“There were some trace residues of neonicotinoids in a few samples,” vanEngelsdorp explained, “but not nearly on par with other compounds. However, it’s possible we did not test the right matrix — we did not test nectar, for example — or that the product breaks down faster than others in the collection process, or that neonicotinoids are simply not very prevalent when crops are flowering.”

The other unexpected finding had to do with fungicides, which were also prevalent in the samples and showed a significant correlation with colony mortality, according to Traynor.

We were surprised to find such an abundance of fungicides inside the hives, but it was even more surprising to find that fungicides are linked to imminent colony mortality. These compounds have long been thought to be safe for bees.

We’re  seeing them at higher doses than the chemicals beekeepers apply directly to the colonies to control varroa mites. So that is particularly concerning.

Limitations of the study

There are some acknowledged limitations to this study. One is the age of the samples, which were collected in 2007; the paper notes that “crop-protection products used on different crops has almost certainly evolved in the interim.”

However, there is good reason to expect neonicontinoid exposure to have climbed since then, and little reason to imagine that overall pesticide use has declined. The mix may have shifted somewhat, but the key finding here is that the breadth of the mix may matter more than its specific membership.

[T]e high diversity of products found in different pollination environments suggests that more research is needed to understand how these products, many of which would not have been sprayed while bees were foraging, persist in the environment and become sequestered in honeybee colonies, with recent research suggesting the residues persist via uncultivated crops potentially exposed to pesticide drift.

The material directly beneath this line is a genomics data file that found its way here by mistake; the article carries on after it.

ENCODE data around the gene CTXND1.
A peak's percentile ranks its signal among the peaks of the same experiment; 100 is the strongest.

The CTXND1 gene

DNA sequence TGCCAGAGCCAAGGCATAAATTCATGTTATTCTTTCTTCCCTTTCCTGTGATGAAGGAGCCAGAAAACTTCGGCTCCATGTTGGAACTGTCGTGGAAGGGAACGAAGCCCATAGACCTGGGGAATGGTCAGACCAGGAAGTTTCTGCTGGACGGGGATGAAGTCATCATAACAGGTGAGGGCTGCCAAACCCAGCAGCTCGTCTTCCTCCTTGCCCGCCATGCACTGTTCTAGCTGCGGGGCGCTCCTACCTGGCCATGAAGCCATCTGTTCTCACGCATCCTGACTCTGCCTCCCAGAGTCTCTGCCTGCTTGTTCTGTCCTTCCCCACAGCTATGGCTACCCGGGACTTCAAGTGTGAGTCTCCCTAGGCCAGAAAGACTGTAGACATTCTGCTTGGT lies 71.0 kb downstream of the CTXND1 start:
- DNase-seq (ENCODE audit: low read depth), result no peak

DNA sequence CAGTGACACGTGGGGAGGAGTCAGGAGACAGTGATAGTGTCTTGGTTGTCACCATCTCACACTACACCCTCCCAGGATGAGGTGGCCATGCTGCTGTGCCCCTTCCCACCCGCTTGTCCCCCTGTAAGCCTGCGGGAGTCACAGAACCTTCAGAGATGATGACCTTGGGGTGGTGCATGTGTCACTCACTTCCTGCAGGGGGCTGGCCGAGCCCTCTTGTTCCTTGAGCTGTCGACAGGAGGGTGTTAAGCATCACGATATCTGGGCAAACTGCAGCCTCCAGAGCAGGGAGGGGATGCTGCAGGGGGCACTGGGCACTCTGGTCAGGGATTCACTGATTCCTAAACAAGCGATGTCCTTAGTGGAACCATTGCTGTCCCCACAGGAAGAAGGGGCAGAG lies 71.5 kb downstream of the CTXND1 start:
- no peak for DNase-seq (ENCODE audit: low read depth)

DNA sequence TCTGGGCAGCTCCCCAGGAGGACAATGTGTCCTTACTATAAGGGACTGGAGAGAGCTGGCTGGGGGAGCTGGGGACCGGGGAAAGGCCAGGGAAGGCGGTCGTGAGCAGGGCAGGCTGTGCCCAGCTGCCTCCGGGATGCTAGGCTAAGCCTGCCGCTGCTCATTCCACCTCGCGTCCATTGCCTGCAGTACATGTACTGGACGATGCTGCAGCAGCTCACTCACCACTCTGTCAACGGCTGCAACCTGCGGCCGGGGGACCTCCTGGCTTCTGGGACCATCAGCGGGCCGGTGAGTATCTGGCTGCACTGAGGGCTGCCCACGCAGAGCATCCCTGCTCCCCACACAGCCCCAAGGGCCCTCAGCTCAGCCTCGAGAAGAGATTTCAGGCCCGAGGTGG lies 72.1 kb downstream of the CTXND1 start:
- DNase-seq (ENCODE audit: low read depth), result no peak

And of course much work remains on sorting out the interactions of those products, which lay beyond the scope of this study:

The three models implemented are imperfect estimates of pesticide burden, as they neither considers synergistic or antagonistic interactions among products nor the ability of bees to detoxify products.

The calculations also included the 171 products we tested and that occurred at levels above the limit of detection, and does not account for adjuvants and other products not included in the screening (such as glyphosate, which requires a separate, costly analysis).

* * *

The full paper, “In-hive Pesticide Exposome: Assessing risks to migratory honeybees from in-hive pesticide contamination in the Eastern United States,” can be read here without charge.

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Comments (3)

Photo is a fly, not a bee

Nice summary of the article but, just so you know, the insect pictured sitting on the flower is a fly, not a honey bee.

She's right

That's a syrphrid fly. Actually, for it's short lifespan, they do fair at pollinating.

Another side to this

Another component that is extremely tough to test is what we're being misled with by ChemAg.

They test the "Active ingredient" that might be 5% of the total compound. You can typically feed this to your child it's so safe. However, when you add in the inactive ingredients "life extender" "penetrator" "accellerator" and multiple other reasons they're there, the compound is vastly different.

The compounds are NOT tested on bees or humans for that matter. If legislature forced a total compound testing, not the active ingredients, we may find ourselves with a completely different understanding of the lethal effects to both insect, animal, and human.